“Every evening, my parents gathered us together to pray the rosary. My parents, who practiced the Catholic faith with joy, are my role models because they are the ones who showed us how to pray, how to be faithful to God, and how to follow him through sacrifice, love, and service.”

Teresa moved when she was 18 years old to East Texas so she could dance with the Kilgore College Rangerettes. After two years, she transferred to Stephen F. Austin State University to complete her degree in English, with a secondary education certification in English and history. 

Teresa is currently an English instructor at Kilgore College; there, she encounters people from many different religious backgrounds and life experiences and is often asked to answer any questions they have about the Catholic faith.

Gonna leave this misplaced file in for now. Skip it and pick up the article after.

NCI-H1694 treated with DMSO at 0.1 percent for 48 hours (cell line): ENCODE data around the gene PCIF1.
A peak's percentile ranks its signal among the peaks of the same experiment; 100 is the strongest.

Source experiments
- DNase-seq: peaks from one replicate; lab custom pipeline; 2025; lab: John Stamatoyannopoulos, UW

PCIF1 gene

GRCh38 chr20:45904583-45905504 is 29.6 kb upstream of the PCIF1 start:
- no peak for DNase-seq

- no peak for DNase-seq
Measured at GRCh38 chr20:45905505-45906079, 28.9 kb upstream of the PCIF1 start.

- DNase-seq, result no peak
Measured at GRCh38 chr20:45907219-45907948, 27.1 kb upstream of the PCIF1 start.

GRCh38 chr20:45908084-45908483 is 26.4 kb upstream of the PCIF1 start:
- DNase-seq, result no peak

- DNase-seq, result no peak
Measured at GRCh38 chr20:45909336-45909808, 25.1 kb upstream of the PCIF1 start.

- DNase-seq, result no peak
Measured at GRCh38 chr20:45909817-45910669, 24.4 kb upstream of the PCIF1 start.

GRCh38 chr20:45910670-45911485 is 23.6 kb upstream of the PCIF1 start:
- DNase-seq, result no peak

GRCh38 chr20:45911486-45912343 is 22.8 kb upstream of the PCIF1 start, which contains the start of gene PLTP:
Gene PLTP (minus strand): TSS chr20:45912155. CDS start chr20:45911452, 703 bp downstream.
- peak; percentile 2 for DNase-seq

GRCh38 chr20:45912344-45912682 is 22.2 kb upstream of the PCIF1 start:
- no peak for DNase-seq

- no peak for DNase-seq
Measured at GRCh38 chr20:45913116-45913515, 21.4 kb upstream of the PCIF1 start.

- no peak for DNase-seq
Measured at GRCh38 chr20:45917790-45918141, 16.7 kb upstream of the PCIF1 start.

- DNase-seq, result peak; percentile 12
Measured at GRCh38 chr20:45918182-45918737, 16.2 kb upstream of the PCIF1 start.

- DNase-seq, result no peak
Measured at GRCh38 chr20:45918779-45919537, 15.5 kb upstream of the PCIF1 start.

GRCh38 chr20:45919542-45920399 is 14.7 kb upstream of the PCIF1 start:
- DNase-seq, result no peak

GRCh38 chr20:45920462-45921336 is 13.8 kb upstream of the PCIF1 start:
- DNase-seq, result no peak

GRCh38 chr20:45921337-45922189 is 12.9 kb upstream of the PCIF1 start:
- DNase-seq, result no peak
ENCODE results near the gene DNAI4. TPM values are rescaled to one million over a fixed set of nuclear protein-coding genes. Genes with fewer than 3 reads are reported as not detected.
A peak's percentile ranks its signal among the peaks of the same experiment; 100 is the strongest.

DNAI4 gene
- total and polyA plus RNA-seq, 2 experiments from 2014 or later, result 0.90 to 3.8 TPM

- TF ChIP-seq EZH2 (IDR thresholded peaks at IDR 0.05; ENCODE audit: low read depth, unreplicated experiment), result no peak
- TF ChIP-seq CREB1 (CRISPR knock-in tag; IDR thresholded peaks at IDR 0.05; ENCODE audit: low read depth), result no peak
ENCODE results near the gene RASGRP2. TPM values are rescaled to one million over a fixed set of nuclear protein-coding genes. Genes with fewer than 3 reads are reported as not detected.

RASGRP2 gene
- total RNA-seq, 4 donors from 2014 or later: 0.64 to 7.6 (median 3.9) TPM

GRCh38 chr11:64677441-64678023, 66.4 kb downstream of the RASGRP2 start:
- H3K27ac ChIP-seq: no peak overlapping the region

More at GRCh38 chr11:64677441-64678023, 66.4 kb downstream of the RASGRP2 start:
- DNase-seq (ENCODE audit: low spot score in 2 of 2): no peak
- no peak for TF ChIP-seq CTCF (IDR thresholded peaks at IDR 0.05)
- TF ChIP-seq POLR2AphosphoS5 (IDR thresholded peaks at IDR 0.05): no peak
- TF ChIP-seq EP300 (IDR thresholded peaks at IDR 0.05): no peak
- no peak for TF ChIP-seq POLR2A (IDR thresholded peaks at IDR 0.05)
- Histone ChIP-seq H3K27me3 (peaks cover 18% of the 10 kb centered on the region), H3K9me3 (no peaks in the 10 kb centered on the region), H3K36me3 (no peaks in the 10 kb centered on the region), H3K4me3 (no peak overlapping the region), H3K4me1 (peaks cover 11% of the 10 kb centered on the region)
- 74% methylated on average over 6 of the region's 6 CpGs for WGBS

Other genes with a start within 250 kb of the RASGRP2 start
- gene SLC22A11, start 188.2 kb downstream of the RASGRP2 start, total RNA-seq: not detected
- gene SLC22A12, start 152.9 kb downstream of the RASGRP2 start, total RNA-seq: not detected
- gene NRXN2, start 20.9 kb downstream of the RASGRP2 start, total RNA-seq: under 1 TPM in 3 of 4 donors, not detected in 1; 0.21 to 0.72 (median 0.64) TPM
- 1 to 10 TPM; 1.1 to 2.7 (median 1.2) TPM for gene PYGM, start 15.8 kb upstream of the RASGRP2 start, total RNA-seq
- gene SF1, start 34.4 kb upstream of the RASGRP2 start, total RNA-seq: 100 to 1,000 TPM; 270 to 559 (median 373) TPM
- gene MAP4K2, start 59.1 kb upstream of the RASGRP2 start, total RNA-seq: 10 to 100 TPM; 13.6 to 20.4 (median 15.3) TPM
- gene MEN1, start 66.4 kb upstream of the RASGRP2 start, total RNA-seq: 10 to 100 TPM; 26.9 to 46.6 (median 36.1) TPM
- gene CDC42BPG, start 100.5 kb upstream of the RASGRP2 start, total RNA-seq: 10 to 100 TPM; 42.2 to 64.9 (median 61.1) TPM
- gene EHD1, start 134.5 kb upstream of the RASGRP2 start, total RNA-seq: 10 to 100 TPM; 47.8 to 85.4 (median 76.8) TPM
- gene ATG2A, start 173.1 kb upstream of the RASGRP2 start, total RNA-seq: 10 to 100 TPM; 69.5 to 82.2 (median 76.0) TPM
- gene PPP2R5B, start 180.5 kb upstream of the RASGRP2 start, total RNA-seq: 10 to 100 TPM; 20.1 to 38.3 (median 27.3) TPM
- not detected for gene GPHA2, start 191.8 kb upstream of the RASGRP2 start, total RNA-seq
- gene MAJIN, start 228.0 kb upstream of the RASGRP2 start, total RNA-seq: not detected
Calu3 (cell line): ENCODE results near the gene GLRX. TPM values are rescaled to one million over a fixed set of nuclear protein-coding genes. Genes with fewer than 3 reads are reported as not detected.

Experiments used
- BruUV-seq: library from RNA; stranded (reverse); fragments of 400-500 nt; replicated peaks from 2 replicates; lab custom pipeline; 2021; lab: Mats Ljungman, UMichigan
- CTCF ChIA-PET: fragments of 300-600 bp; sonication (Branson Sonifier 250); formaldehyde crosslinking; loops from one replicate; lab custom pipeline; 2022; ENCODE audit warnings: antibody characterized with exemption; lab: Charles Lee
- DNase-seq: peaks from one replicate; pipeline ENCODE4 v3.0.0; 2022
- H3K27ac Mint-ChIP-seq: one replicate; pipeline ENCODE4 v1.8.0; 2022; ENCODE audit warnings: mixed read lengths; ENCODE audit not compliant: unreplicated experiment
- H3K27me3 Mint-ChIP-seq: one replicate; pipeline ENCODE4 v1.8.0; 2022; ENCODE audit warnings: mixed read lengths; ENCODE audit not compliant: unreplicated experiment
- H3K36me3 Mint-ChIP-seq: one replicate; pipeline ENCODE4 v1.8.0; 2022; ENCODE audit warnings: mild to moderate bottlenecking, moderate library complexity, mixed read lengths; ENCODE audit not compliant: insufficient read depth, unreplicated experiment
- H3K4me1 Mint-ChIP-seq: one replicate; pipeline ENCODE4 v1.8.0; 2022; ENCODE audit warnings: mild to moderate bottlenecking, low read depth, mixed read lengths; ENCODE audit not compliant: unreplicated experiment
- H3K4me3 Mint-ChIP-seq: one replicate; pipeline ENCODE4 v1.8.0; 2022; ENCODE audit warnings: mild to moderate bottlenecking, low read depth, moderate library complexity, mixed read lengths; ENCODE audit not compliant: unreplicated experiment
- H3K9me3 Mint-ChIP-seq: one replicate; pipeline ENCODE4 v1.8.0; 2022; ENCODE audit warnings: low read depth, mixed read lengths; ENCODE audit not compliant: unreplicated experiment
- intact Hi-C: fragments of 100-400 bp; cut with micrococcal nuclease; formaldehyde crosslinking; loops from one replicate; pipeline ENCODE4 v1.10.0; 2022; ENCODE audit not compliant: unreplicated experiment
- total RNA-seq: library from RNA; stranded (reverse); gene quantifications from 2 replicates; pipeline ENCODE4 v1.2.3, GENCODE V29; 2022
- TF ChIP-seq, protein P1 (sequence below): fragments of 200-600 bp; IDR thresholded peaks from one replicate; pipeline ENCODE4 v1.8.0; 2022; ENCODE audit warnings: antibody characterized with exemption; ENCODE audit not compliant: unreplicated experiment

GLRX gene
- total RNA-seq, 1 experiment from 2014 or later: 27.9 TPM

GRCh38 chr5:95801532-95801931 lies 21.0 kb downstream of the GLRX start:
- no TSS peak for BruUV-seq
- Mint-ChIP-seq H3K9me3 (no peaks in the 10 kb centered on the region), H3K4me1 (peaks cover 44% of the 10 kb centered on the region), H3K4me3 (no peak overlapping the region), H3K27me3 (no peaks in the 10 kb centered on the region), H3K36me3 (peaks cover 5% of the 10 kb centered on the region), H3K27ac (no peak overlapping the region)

What she’s learned

“I have come to more fully understand that faith formation is a lifelong journey and not episodic,” Teresa said, reflecting on her experience. “Some of the most memorable moments in the classroom happen when a teen seeks answers to a teaching of the Church he or she is struggling to understand.”

“Their trust humbles me; I appreciate their honesty. It is OK to ask questions. They deserve answers and reasons behind the teachings of the Catholic faith in a clear and understandable way,” Teresa said. 

“When I first set out as a catechist, high school level resources were scarce. Once Theology of the Body for Teens was released, we purchased it. The students related to the videos and accompanying workbooks, which present sexuality, identity, dating, marriage, respect in relationships, dignity, and friendship in a way that made sense to them,” Teresa said.

Since then, many other great resources covering the various issues teens face were produced and released. Teresa supplements her classes with series such as YDisciple on FORMED, Father Mike Schmitz YouTube videos, and Mark Hart’s Great Adventure Bible Timeline for teens.